The vast majority of shoppers cannot accurately identify which bogof – or buy one, get one free – and other special offer deals are the best value for money, according to new research which found people overspend by an average of more than £1,200 a year.
The Government-backed Money Advice Service (MAS) asked more than 2,000 consumers to select the cheapest options when presented with four sets of offers as they might be found in a supermarket.
Just one in 50 people selected the best-value option from all four sets of offers. About three-quarters of people answered at least one question correctly.
The MAS also found that over three-quarters of people regularly spend more than they mean to in the supermarket, due to special offers and bogof multi-buy deals.
On average, people said they spend £11.14 more than they intend on each shop. As the average shopper visits the supermarket 2.2 times a week, the MAS calculated that this could lead someone to spend around £1,274 a year more than intended.
Hunger, boredom and children’s “pester power” were common reasons people gave for piling more into their trolley than they had intended.
Six in 10 people said shopping on an empty stomach makes them spend more. In this scenario, women were more likely to stock up on chocolate, sweets and pastries, while hungry men were more susceptible to buying meat and alcohol.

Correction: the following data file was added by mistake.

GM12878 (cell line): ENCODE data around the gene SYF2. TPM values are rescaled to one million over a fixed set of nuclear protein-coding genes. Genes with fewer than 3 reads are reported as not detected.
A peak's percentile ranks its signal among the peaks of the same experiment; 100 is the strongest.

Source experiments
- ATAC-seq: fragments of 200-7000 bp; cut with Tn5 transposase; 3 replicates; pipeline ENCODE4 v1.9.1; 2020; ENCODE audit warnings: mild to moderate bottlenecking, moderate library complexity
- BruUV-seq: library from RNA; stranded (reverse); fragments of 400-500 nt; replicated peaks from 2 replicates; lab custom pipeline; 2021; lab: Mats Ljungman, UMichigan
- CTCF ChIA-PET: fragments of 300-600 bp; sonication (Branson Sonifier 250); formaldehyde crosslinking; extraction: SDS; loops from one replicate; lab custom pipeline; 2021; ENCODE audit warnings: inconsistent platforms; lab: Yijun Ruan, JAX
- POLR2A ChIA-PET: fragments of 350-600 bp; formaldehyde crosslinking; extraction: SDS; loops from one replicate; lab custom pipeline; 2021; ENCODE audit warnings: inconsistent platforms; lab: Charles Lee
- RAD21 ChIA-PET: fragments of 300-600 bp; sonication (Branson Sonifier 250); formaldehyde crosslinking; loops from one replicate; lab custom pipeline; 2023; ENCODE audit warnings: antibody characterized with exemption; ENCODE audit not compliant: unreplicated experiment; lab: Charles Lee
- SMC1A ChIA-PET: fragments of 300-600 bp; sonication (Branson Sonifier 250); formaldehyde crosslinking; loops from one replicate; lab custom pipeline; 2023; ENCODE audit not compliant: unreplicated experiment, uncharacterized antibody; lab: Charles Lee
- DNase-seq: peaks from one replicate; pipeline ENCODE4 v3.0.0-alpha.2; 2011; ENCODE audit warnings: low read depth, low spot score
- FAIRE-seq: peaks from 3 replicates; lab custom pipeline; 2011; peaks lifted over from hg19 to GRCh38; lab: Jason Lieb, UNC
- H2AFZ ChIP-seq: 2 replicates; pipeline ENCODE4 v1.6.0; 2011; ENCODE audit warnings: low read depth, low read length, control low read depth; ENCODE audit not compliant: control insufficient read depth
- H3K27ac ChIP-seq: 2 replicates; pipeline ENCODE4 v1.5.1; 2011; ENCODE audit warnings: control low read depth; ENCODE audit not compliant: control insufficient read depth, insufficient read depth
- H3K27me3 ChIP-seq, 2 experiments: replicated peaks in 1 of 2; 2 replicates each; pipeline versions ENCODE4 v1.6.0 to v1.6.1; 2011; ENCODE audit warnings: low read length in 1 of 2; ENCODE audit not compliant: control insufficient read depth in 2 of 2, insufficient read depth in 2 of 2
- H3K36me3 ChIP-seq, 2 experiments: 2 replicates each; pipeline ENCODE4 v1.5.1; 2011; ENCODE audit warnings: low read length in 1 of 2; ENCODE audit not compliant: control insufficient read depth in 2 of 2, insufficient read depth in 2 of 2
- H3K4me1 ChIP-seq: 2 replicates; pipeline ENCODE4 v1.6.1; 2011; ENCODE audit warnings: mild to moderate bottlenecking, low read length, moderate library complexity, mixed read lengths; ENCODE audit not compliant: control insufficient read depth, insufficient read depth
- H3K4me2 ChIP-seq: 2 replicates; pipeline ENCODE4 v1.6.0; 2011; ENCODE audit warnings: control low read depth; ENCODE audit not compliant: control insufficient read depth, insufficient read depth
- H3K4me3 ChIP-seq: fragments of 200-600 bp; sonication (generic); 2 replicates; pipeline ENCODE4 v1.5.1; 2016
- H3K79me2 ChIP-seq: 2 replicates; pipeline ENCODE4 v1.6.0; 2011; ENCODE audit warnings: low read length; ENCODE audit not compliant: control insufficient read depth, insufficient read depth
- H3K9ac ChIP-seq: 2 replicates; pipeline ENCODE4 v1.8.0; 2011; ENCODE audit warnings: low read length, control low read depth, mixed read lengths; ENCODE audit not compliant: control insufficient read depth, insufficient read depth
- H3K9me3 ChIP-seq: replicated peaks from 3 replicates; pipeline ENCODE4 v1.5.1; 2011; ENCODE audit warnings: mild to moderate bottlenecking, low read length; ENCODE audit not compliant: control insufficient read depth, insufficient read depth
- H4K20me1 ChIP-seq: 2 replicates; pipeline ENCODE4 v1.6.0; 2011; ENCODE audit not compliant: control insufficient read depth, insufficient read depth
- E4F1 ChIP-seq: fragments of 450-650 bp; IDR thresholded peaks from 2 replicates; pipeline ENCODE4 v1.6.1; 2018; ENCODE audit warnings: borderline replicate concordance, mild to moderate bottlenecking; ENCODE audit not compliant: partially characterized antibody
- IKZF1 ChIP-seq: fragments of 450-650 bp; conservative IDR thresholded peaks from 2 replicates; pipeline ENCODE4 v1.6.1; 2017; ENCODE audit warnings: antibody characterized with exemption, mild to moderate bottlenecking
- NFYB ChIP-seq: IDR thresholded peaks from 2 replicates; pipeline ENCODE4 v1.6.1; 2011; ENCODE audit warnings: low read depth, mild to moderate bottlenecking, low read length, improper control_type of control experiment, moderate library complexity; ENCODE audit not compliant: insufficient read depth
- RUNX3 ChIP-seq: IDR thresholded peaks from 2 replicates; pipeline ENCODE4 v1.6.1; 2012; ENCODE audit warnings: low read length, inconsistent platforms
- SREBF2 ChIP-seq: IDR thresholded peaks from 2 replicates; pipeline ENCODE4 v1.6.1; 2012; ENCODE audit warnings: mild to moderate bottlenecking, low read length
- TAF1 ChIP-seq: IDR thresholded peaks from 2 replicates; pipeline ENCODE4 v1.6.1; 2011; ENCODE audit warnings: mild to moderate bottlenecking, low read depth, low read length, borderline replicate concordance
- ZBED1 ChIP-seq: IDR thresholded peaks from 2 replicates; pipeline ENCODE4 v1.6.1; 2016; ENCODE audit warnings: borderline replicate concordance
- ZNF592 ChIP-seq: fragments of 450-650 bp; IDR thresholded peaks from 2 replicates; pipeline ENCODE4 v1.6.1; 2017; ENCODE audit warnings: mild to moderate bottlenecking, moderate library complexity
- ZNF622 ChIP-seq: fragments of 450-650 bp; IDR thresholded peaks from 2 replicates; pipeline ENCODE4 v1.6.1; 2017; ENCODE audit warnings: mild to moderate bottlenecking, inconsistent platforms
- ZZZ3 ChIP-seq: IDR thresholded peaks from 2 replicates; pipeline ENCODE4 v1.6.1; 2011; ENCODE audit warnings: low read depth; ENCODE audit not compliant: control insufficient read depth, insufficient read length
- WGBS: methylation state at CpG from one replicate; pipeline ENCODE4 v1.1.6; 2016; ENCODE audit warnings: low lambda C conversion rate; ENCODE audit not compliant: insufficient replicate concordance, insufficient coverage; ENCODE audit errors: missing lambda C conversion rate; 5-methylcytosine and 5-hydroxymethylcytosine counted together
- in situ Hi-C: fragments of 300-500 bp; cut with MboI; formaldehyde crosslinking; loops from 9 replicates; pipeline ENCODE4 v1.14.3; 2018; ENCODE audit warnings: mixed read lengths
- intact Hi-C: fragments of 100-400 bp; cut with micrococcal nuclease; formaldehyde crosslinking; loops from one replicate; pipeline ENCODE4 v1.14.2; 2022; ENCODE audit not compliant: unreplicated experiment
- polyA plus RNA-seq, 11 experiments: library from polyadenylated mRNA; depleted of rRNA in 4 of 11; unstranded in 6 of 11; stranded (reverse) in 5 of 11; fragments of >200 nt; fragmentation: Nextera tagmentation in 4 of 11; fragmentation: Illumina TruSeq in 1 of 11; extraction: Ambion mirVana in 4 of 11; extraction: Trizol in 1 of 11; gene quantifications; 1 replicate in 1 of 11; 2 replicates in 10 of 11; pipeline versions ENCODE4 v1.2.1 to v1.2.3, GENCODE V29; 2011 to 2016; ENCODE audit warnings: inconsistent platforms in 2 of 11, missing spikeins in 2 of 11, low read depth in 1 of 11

Nearly one in three people spend more when they are bored, while a quarter blamed pressure from children.
The research also found that people who made a shopping list – and stuck to it while in the supermarket – typically spent £200 a year less than those who rarely or never made a list.
Those who stuck to a shopping list spent £6,374 a year on average in the supermarket – £217 less than the £6,591 typically spent a year by those who do not bother making a list.
The MAS is an independent body set up by Government to offer people advice on saving money.
John Penberthy-Smith, customer director for the MAS, said: “The problem is that quite often we see a special offer at the supermarket and we don’t want to miss out – so we throw it into our trolley without really thinking about whether it is a good deal or whether we actually need it.
“Often deals can be difficult to understand and compare with other prices. Then there’s waste – even if the offers are cheaper, bigger packets or 50 per cent extra are not always good value for money if we end up chucking most of it away.
“The best thing to do if you want to save cash is to write a shopping list and try to stick to it. You can also try shopping when you’ve just eaten and you’re not tired.”
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